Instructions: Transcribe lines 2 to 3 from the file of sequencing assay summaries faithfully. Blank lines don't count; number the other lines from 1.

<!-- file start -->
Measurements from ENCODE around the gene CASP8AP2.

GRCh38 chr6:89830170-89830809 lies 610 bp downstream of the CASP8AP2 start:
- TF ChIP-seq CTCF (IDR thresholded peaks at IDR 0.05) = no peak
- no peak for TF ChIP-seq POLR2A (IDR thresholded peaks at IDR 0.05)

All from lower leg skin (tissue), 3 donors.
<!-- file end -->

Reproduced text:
GRCh38 chr6:89830170-89830809 lies 610 bp downstream of the CASP8AP2 start:
- TF ChIP-seq CTCF (IDR thresholded peaks at IDR 0.05) = no peak